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We have had some good news here at Networklearning. Our Kenyan colleague Abdikadir Ismail (Abdi) has just been made Headmaster of a day school in the North, near Maralal. And, he has volunteered to write up the challenges for publishing on our blog.

As well as managing his job and his growing family, Abdi is continuing his education. He has just had accepted a proposal for research leading to a Master’s thesis. He will be looking at cattle rustling, a practice embedded in the traditional and cultural practices of pastoralist communities. It is one of the main causes of conflict in Kenya. Specifically he will be looking at the effects of cattle rustling on the management of a Boys’ High School in Samburu County and the way it affects the students. He hopes to end up with recommendations for policy makers. As a boy Abdi attended this school, so understands the problem from the inside…

> See our article The Sahel/East Africa in Trouble for background information on the challenges facing the Samburu

Samburu challenge

A review of resources

My school is called Maralal Day Mixed Secondary School, it was started in the year 2011. It has 172 boys and 50 girls. Six teachers are employed by the government and the school has employed four more teachers itself to help alleviate the shortage.

The school is situated about 9km from Maralal town. Most of the students walk to and from school. The school has attracted students from as far as 12 km, who walk to and from school daily - a tiresome but necessary trek. More than 80 of the students in the school are orphaned from one or both parents.

Since the school is a "Day school" the students don't pay school fees but contribute to the lunch program. For this they pay Kshs 3,500 (about 40 dollars) per term of three months. This makes the school the best option for students who come from poor and disadvantaged families.

The school faces a number of challenges which include:

  • Huge debts with suppliers due to unpaid lunch fee program

  • Inadequate classrooms: we have five classrooms, four of which are used by students – Form 1 (74 students),  Form 2 (68 students) and Form 3 (72 students, split between two classrooms). The other classroom has been partitioned to become both a laboratory and a staff room for teachers. The head teacher uses a makeshift structure.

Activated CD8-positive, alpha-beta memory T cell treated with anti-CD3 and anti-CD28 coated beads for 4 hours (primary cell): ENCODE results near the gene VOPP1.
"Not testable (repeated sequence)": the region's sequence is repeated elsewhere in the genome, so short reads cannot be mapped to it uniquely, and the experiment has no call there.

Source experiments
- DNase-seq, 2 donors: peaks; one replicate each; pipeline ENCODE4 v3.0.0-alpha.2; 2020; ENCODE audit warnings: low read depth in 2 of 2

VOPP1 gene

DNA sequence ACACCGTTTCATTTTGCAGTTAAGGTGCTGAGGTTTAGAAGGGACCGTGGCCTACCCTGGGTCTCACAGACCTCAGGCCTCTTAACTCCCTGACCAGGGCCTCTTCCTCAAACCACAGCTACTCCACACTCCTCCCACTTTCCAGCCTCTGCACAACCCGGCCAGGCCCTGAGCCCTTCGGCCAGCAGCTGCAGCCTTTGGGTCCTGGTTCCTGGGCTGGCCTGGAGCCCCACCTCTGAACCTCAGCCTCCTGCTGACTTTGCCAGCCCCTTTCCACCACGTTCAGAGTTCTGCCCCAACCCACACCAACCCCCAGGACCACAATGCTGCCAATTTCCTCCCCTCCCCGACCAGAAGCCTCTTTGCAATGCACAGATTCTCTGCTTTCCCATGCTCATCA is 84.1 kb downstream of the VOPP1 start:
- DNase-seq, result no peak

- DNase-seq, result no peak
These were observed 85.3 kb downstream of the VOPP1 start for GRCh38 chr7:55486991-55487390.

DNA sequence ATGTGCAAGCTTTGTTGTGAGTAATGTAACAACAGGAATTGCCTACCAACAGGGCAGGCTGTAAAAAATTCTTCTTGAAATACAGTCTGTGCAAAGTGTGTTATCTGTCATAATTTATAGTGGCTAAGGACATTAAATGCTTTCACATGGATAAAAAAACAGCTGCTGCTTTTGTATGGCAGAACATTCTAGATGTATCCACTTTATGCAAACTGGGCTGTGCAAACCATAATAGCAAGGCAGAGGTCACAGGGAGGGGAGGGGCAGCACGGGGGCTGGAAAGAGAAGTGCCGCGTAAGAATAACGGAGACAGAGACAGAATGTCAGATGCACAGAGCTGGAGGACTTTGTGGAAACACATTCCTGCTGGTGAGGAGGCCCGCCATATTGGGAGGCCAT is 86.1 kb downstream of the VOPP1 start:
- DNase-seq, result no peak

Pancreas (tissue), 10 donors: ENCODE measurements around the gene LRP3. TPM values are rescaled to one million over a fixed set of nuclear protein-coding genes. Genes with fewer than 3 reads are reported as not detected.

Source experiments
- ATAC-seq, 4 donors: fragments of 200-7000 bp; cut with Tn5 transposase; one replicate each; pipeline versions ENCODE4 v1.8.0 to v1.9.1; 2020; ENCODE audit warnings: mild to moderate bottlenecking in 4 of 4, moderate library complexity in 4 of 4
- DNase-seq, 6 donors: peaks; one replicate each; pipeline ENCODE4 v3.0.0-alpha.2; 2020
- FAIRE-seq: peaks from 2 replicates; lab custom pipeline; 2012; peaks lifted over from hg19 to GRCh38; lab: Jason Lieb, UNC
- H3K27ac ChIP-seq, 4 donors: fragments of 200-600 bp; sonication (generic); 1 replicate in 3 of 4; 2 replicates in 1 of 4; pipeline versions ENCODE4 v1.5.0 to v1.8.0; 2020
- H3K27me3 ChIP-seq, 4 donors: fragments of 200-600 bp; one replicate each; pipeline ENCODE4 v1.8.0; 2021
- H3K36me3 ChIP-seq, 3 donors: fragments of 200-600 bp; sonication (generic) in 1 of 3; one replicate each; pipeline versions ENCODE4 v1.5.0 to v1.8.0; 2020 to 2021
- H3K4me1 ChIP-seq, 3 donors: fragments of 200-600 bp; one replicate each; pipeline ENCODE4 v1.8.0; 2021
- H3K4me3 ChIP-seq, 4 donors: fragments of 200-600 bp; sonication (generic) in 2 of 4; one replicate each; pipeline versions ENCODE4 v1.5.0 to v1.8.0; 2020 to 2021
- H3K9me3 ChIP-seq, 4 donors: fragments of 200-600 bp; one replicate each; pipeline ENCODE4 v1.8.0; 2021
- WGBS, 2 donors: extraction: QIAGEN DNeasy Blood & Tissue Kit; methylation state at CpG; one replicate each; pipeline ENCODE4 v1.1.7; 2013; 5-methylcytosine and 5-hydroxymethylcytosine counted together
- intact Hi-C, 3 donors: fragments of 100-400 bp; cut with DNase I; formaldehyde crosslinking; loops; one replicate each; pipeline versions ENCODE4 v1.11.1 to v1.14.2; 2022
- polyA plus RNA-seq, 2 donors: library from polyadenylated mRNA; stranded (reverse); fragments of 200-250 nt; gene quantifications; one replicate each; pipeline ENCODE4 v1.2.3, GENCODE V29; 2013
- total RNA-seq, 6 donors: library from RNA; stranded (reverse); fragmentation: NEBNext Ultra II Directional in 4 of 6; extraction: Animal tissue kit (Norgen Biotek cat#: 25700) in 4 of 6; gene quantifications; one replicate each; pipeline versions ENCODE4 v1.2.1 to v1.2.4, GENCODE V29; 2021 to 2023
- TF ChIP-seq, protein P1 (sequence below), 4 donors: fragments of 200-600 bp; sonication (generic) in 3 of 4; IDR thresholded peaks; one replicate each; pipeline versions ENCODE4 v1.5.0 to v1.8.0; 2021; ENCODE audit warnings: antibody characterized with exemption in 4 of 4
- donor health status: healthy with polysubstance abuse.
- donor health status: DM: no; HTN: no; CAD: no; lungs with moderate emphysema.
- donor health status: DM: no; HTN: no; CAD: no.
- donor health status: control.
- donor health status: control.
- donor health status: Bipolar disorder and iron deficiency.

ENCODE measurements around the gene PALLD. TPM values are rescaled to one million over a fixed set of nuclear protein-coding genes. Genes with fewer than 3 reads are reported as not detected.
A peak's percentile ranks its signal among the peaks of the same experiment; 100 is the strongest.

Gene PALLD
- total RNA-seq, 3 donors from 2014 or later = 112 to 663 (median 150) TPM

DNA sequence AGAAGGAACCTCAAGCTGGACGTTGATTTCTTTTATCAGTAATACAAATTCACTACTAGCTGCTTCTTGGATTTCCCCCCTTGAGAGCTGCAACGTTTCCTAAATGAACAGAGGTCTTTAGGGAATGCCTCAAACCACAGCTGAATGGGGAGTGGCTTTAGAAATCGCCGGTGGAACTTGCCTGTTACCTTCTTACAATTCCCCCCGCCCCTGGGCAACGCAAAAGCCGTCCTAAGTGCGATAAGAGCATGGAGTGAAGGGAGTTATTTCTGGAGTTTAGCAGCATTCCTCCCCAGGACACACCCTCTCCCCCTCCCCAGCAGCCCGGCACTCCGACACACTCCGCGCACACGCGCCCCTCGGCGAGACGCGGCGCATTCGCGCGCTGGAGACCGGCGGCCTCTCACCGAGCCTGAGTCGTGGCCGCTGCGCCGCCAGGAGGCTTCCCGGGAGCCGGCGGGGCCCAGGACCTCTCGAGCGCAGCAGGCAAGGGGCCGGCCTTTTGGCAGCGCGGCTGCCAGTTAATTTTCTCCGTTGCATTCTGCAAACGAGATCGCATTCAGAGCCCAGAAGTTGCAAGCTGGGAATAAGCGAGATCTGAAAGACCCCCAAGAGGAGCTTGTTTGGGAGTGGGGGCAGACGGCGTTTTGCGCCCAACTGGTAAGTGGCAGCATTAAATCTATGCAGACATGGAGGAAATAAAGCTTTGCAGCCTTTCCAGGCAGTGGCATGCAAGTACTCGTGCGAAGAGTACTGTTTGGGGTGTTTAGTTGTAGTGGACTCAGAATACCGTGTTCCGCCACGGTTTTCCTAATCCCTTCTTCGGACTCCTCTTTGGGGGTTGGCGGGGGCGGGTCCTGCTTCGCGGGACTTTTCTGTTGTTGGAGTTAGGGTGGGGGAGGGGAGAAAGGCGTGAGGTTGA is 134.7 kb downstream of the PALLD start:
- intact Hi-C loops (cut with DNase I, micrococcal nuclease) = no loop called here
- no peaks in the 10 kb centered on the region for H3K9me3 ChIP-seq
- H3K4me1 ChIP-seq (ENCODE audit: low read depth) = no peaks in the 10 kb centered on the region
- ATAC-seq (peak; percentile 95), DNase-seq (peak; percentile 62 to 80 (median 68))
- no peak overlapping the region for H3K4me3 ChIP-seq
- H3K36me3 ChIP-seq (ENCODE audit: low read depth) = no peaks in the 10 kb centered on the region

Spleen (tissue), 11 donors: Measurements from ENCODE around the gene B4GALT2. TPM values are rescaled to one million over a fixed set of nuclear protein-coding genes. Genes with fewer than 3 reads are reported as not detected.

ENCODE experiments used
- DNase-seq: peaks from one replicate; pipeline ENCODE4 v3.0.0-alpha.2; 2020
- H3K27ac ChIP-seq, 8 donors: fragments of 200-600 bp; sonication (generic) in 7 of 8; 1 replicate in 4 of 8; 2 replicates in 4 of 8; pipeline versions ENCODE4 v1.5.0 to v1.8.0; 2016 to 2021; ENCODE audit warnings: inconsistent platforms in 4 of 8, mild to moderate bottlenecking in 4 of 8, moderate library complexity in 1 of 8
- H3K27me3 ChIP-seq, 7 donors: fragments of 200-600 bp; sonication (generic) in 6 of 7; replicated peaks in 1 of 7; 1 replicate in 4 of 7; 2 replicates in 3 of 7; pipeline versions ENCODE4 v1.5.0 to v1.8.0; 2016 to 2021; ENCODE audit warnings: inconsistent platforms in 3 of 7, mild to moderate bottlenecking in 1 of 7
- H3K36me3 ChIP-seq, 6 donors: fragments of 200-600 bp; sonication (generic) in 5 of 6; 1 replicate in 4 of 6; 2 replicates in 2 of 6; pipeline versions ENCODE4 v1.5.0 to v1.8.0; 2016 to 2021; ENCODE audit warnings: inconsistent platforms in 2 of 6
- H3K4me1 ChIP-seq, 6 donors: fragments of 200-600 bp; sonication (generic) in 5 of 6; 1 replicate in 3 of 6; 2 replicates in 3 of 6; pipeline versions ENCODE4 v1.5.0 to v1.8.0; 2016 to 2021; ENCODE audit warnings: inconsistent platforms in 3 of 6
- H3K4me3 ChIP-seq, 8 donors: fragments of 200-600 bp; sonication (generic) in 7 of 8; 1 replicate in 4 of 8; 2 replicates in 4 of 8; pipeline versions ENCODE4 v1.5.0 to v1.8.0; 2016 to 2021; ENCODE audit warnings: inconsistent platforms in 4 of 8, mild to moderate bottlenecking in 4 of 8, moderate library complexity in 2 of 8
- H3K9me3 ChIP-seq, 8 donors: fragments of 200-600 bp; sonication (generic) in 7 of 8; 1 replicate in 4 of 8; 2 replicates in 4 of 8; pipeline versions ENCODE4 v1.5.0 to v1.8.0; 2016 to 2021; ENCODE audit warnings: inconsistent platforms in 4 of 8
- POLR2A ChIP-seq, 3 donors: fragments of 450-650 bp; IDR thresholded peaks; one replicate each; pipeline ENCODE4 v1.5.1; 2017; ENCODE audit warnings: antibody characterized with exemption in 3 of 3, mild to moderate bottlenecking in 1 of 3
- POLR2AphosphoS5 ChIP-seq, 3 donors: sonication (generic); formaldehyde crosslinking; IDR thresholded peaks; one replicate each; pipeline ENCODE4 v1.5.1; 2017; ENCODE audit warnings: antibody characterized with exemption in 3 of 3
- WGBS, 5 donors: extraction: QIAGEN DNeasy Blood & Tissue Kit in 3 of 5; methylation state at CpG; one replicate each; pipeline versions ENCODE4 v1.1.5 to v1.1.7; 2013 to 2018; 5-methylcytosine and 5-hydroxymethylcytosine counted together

• No fence or gate

  • Bare land without trees

  • Lack of sports facilities – fields, games kits and equipment

  • Inadequate water storage facilities

  • Never enough teachers

  • The current laboratory is not suitable for undertaking science practical

  • Special problems for girls (– there will be more on this in my next blog)

Altogether, the test for the school administration appears huge! So we have adopted a multi-pronged approach to respond to the various challenges one by one.

Such as…

  • making targeted proposals to friends to support us – in establishing sustainable farming, in getting sanitary pads for girls and in making tables for the lab (thanks also to Networklearning whose materials we also refer to)

  • The administration is currently offering girls sanitary pads in school and book vouchers for top performing boys and girls

  • We are negotiating with a donor to start use of ICT in our teaching and learning

  • We have embarked on an ambitious project of planting 5,000 trees (including fruit trees) over the next 3 years. We have planted the first 500 as part of a "green day" event; during the day we closed school.
  • We are seeking support to make us "visible" by opening a school website where we shall update the schools' progress and help it also get global partners - we are particularly interested in British Council Schools online and exchange programs in order to help our students and teachers become "Global citizens"

Concluding thoughts…

If this is not a huge challenge, then I will need to look for another definition of "challenge"…

Indeed working in a resource-challenged environment has motivated me more…

Next time: The special problems for girls